Maybe this is where I’m going wrong with my irises.

The flowers of this iris have been used to produce yellow cloth by the Tartar people of Western Siberia, and there is lots of information on the Interwebs for those who want to use iris flowers as dye. Medieval illuminators used a colour called iris green, and during my research I have discovered the website ‘Threadborne’ by Wendy Feldberg. She has several posts on using irises of various kinds as dye and as ink, which I found absolutely fascinating. You can have a look here.

The root of the plant is said to be good for coughs, and it is also said that the Chinese made an edible starch from it. ‘The Mysteries of Human Reproduction‘ by Dr. Raymond Bernard  mentions that Siberian brides eat the cooked fruit of the Siberian iris before their wedding night to increase fertility.  This is probably an improvement over the poor brides of Kamchatka, who apparently eat spiders to create the same effect. Sadly, the rhizome is also apparently poisonous, and handling it can cause dermatitis. As always, caution is advised.

As you might expect, such a splendid plant has inspired many artists, not the least of which, Vincent Van Gogh, is another of my favourites. The painting below shows bearded irises rather than Siberian ones, but hey. I love the way that my eye is drawn to the single white iris on the left, plus that sunny spread of marigolds in the corner. That such a joyful, sun-filled picture could be created by someone who struggled so hard with depression fills me with a kind of hope.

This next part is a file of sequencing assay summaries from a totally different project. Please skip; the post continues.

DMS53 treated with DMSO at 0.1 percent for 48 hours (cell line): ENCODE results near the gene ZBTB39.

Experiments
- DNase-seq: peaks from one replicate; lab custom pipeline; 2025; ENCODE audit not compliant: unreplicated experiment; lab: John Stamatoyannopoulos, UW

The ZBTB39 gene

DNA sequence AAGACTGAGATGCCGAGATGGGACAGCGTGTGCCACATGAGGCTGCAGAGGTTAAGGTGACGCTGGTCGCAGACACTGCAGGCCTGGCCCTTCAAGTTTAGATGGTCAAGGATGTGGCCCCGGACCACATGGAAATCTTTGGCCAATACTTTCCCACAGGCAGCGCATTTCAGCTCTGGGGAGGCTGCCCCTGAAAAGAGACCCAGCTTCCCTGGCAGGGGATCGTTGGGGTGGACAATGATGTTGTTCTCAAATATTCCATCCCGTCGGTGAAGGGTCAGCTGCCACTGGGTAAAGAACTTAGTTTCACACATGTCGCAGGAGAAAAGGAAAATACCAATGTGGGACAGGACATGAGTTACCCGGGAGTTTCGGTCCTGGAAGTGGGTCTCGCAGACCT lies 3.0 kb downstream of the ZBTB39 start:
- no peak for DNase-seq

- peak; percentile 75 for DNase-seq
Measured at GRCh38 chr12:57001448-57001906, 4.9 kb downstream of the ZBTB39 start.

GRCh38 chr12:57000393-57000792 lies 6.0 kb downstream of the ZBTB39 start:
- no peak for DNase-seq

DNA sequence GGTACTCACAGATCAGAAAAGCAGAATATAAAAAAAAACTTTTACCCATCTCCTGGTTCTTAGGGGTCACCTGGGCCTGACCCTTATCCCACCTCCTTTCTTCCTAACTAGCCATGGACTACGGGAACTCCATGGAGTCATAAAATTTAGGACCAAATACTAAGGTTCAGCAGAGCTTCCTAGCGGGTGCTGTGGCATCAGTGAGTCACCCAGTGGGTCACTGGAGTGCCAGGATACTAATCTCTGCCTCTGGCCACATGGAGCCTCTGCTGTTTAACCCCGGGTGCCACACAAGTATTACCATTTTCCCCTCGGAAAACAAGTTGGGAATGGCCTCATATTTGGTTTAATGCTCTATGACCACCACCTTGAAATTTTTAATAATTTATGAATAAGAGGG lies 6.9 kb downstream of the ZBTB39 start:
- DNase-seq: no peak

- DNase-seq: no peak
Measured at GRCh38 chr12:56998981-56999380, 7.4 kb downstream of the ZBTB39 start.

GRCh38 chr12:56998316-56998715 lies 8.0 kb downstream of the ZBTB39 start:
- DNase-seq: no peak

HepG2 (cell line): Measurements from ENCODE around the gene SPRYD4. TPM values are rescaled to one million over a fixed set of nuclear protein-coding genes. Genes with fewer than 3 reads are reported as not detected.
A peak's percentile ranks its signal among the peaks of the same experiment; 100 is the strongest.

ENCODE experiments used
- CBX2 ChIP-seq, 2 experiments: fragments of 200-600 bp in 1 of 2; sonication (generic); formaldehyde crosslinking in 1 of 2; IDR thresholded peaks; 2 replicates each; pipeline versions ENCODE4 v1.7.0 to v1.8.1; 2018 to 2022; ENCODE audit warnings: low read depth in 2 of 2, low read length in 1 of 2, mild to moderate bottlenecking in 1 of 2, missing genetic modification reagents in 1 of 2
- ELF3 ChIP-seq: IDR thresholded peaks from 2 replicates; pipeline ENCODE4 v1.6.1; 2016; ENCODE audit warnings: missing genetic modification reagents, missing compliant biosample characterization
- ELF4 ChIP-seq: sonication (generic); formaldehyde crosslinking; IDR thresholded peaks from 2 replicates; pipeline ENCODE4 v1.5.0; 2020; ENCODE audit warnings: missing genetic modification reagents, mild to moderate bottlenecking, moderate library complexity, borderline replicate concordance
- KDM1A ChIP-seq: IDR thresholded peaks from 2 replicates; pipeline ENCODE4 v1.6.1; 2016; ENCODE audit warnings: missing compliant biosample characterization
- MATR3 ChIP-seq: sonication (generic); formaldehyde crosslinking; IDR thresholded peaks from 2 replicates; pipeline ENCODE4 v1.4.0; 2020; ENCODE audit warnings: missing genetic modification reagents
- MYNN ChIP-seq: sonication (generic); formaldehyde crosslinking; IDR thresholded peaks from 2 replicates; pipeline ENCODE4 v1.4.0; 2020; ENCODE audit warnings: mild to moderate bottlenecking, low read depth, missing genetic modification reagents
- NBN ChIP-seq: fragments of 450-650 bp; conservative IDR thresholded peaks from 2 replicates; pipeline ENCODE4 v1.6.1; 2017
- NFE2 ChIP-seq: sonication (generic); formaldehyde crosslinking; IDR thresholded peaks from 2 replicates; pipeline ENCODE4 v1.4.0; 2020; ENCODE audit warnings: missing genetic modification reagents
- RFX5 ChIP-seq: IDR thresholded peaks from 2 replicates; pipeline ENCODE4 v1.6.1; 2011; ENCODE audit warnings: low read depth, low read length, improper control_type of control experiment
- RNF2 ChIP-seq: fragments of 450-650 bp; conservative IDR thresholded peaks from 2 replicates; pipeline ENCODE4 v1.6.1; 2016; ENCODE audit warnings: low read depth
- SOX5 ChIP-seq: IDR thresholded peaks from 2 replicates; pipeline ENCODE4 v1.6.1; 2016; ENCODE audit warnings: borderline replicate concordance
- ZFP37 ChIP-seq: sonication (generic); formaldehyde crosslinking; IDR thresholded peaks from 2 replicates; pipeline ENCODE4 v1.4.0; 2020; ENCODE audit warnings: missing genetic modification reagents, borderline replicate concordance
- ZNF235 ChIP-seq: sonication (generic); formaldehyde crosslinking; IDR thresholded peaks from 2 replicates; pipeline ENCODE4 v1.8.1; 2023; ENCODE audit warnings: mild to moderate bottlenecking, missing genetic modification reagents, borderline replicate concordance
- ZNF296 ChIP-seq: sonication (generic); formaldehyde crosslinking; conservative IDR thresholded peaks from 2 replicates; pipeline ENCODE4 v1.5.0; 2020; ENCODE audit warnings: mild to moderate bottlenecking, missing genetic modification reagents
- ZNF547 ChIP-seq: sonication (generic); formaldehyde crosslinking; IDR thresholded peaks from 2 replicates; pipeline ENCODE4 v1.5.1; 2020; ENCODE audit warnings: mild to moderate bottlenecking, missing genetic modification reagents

Irises by Vincent Van Gogh (1886) (Public Domain)

And here is a puzzle. As you know, I do like a bit of poetry, so here is ‘Iris’ by William Carlos Williams.

Iris by William Carlos Williams

A burst of Iris so that
come down for
breakfast

we searched through the
rooms for
that

sweetest odor and at
first could not
find its

source then a blue as
of the sea
struck

startling us from among
those trumpeting
petals

But here’s the thing. You can make perfume from the rhizome of some species of iris – it’s known as orris root, and is incredibly expensive as the root has to be dried for three to four years before being turned into ‘orris butter’, and it has to be protected from fungal and insect attack for all that time. The scent is described on The Perfume Society website as